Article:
Systematic evaluation of matrix effects in supercritical fluid chromatography versus liquid chromatography coupled to mass spectrometry for biological samples

Systematic evaluation of matrix effects in supercritical fluid chromatography versus liquid... Matrix effects (ME) is acknowledged as being one of the major drawbacks of quantitative bioanalytical methods, involving the use of liquid chromatography coupled to mass spectrometry (LC-MS). In the present study, the incidence of ME in SFC-MS/MS and LC-MS/MS in the positive mode electrospray ionization (ESI+) was systematically compared for the analysis of urine and plasma samples using two representative sets of 40 doping agents and 38 pharmaceutical compounds, respectively. Three different SFC stationary phase chemistries were employed, to highlight the importance of the column in terms of selectivity. Biological samples were prepared using two different sample treatments, including a non-selective sample clean-up procedure (dilute and shoot (DS) and protein precipitation (PP) for urine and plasma samples, respectively) and a selective sample preparation, namely solid phase extraction (SPE) for both matrices.The lower susceptibility to ME in SFC vs. reversed phase LC (RPLC) was verified in all the experiments performed on urine, and especially when a simple DS procedure was applied. Also, with the latter, the performance strongly varied according to the selected SFC stationary phase, whereas the results were quite similar with the three SFC columns, in the case of SPE clean-up. The same trend was observed with plasma samples. Indeed, with the PP procedure, the occurrence of ME was different on the three SFC columns, and only the 2-picolylamine stationary phase chemistry displayed lower incidence of ME compared to LC-MS/MS. On the contrary, when a SPE clean-up was carried out, the results were similar to the urine samples, with higher performance of SFC vs. LC and limited discrepancies between the three SFC columns. The type of ME observed in LC-MS/MS was generally a signal enhancement and an ion suppression for urine and plasma samples, respectively. In the case of SFC-MS/MS, the type of ME randomly varied according to the analyzed matrix, selected column and sample treatment. http://www.deepdyve.com/assets/images/DeepDyve-Logo-lg.png Journal of Chromatography B Elsevier

Systematic evaluation of matrix effects in supercritical fluid chromatography versus liquid chromatography coupled to mass spectrometry for biological samples

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Publisher
Elsevier
Copyright
Copyright © 2018 Elsevier B.V.
ISSN
1570-0232
eISSN
1873-376X
D.O.I.
10.1016/j.jchromb.2018.01.037
Publisher site
See Article on Publisher Site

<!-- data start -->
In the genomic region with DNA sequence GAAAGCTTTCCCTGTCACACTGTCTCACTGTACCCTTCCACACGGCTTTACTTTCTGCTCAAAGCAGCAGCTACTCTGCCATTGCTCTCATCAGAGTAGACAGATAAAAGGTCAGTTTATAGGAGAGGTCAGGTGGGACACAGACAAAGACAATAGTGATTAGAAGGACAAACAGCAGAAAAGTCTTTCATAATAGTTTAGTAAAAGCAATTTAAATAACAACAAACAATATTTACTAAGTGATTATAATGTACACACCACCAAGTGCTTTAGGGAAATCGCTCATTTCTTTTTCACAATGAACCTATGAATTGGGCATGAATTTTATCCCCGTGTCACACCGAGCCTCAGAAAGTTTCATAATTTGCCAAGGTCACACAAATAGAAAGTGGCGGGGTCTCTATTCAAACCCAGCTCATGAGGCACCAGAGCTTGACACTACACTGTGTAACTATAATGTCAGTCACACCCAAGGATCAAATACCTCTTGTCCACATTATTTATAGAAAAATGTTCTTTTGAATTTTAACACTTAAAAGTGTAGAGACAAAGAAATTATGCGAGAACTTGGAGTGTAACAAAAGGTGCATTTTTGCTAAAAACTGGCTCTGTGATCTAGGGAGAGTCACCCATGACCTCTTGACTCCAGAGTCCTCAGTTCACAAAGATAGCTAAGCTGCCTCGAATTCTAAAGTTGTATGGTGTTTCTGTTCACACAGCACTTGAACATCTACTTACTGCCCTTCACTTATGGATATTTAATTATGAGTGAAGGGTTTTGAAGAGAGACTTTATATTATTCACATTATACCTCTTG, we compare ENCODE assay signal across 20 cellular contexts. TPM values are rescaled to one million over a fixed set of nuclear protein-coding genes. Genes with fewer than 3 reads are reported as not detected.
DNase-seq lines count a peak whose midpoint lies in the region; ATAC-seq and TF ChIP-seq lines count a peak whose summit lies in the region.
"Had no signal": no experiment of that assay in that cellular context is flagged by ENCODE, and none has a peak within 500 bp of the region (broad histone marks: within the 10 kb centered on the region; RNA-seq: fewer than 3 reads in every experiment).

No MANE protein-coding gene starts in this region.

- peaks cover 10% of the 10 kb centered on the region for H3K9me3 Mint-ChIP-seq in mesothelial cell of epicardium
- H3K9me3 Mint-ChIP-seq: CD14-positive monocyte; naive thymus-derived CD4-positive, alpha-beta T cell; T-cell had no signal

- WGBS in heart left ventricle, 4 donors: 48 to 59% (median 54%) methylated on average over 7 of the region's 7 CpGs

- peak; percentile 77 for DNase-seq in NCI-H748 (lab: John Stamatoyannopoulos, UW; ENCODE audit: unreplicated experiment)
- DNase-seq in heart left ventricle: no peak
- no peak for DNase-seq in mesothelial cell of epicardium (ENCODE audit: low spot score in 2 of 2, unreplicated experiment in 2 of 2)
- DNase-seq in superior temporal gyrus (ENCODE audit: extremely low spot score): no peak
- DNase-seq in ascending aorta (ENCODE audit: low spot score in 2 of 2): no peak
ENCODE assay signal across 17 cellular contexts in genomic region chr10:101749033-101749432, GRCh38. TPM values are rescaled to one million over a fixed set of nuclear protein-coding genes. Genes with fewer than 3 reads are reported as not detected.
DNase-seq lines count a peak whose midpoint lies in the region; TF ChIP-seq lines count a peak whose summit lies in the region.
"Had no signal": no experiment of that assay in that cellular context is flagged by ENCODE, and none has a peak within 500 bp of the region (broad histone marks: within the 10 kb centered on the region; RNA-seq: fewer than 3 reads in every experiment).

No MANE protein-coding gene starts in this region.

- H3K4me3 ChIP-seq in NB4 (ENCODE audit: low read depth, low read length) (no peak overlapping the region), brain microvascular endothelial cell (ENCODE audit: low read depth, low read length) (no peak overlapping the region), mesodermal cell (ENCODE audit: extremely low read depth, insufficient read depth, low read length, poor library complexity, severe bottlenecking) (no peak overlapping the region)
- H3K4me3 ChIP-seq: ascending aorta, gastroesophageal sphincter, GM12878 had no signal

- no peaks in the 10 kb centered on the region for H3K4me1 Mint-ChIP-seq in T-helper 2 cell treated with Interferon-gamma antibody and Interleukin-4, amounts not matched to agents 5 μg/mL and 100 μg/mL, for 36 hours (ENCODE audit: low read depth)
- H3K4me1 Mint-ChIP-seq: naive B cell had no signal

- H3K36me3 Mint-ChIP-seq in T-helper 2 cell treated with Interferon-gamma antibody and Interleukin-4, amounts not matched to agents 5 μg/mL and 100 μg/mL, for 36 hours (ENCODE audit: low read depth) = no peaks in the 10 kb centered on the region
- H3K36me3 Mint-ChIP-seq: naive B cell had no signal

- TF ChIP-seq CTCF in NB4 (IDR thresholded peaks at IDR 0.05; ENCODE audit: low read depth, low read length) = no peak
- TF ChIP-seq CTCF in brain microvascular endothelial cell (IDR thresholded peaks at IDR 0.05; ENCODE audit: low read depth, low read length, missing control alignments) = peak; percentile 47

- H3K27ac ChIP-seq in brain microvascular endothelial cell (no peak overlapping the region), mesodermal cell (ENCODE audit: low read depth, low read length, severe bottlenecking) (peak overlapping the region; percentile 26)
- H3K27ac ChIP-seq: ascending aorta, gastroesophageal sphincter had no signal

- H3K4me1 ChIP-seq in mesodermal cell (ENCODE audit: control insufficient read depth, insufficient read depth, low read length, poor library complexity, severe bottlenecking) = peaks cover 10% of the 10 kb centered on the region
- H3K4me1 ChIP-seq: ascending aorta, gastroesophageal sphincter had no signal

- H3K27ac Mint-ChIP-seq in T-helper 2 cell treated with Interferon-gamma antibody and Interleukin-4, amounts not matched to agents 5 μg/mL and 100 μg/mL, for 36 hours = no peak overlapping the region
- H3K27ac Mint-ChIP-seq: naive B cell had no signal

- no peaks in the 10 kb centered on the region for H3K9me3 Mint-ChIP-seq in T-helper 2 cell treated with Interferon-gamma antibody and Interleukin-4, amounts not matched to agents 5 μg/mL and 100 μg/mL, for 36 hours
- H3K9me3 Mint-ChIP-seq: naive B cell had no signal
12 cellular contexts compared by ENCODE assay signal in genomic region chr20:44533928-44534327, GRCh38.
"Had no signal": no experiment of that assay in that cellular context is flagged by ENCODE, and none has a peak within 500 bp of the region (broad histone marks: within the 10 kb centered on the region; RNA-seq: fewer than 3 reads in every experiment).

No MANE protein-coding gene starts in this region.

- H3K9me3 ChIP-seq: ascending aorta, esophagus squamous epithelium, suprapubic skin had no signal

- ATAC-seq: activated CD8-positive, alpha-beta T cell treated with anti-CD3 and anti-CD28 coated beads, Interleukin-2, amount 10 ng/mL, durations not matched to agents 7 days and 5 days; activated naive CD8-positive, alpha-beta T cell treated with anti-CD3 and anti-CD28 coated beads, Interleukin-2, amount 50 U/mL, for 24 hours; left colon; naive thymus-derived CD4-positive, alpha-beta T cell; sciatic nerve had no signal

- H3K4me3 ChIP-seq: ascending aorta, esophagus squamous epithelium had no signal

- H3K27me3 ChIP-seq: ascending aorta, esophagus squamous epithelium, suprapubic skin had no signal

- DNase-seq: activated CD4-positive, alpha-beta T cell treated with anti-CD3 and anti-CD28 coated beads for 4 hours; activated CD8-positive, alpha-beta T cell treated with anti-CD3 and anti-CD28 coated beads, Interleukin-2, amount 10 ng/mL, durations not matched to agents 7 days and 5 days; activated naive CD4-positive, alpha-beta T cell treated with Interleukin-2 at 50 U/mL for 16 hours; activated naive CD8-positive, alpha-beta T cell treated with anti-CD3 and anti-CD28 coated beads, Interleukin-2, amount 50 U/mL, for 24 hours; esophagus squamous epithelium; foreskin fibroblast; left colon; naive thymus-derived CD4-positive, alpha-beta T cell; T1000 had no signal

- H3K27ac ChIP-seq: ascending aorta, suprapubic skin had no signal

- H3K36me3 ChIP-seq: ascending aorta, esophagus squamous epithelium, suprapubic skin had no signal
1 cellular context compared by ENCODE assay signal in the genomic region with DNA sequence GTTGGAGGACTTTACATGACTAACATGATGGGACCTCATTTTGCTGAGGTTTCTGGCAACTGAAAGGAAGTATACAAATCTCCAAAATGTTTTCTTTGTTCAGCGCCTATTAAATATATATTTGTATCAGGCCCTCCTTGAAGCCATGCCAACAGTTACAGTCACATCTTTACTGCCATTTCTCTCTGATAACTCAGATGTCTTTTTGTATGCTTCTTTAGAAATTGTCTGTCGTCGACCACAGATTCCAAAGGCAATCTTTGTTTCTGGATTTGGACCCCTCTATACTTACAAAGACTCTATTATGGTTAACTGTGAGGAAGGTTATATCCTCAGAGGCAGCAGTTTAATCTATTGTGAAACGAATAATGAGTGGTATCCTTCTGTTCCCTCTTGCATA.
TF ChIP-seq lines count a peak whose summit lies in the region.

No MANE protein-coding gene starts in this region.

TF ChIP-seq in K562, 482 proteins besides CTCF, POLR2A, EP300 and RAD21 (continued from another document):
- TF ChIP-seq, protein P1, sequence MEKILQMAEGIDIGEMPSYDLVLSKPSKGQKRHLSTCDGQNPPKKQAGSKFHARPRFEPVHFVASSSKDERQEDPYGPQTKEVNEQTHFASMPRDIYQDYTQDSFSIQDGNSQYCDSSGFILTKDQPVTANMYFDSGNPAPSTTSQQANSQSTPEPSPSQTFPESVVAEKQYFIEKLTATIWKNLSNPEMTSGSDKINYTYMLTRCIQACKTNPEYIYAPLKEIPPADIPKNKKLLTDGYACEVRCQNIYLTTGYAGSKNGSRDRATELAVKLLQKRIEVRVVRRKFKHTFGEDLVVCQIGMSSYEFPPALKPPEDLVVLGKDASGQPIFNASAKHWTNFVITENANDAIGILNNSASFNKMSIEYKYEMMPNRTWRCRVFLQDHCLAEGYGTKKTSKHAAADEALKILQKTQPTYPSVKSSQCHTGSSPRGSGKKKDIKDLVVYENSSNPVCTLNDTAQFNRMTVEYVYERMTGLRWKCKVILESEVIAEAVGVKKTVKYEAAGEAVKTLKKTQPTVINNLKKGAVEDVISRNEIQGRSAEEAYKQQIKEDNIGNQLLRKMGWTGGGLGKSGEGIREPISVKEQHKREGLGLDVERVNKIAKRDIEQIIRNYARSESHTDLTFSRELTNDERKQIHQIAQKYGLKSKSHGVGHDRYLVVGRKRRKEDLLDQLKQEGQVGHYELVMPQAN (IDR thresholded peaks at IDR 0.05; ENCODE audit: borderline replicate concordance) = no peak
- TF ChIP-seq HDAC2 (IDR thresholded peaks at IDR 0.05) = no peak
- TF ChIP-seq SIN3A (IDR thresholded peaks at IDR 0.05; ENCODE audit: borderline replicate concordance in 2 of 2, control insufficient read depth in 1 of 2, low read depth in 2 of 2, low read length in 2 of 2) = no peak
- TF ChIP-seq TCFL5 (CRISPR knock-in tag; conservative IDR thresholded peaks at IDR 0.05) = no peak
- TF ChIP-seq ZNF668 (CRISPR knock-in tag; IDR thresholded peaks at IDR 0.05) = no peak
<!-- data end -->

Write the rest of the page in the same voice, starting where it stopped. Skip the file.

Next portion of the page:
Abstract

Matrix effects (ME) is acknowledged as being one of the major drawbacks of quantitative bioanalytical methods, involving the use of liquid chromatography coupled to mass spectrometry (LC-MS). In the present study, the incidence of ME in SFC-MS/MS and LC-MS/MS in the positive mode electrospray ionization (ESI+) was systematically compared for the analysis of urine and plasma samples using two representative sets of 40 doping agents and 38 pharmaceutical compounds, respectively. Three different SFC stationary phase chemistries were employed, to highlight the importance of the column in terms of selectivity. Biological samples were prepared using two different sample treatments, including a non-selective sample clean-up procedure (dilute and shoot (DS) and protein precipitation (PP) for urine and plasma samples, respectively) and a selective sample preparation, namely solid phase extraction (SPE) for both matrices.The lower susceptibility to ME in SFC vs. reversed phase LC (RPLC) was verified in all the experiments performed on urine, and especially when a simple DS procedure was applied. Also, with the latter, the performance strongly varied according to the selected SFC stationary phase, whereas the results were quite similar with the three SFC columns, in the case of SPE clean-up. The same trend was observed with plasma samples. Indeed, with the PP procedure, the occurrence of ME was different on the three SFC columns, and only the 2-picolylamine stationary phase chemistry displayed lower incidence of ME compared to LC-MS/MS. On the contrary, when a SPE clean-up was carried out, the results were similar to the urine samples, with higher performance of SFC vs. LC and limited discrepancies between the three SFC columns. The type of ME observed in LC-MS/MS was generally a signal enhancement and an ion suppression for urine and plasma samples, respectively. In the case of SFC-MS/MS, the type of ME randomly varied according to the analyzed matrix, selected column and sample treatment.

Journal

Journal of Chromatography BElsevier

Published: Mar 15, 2018

References

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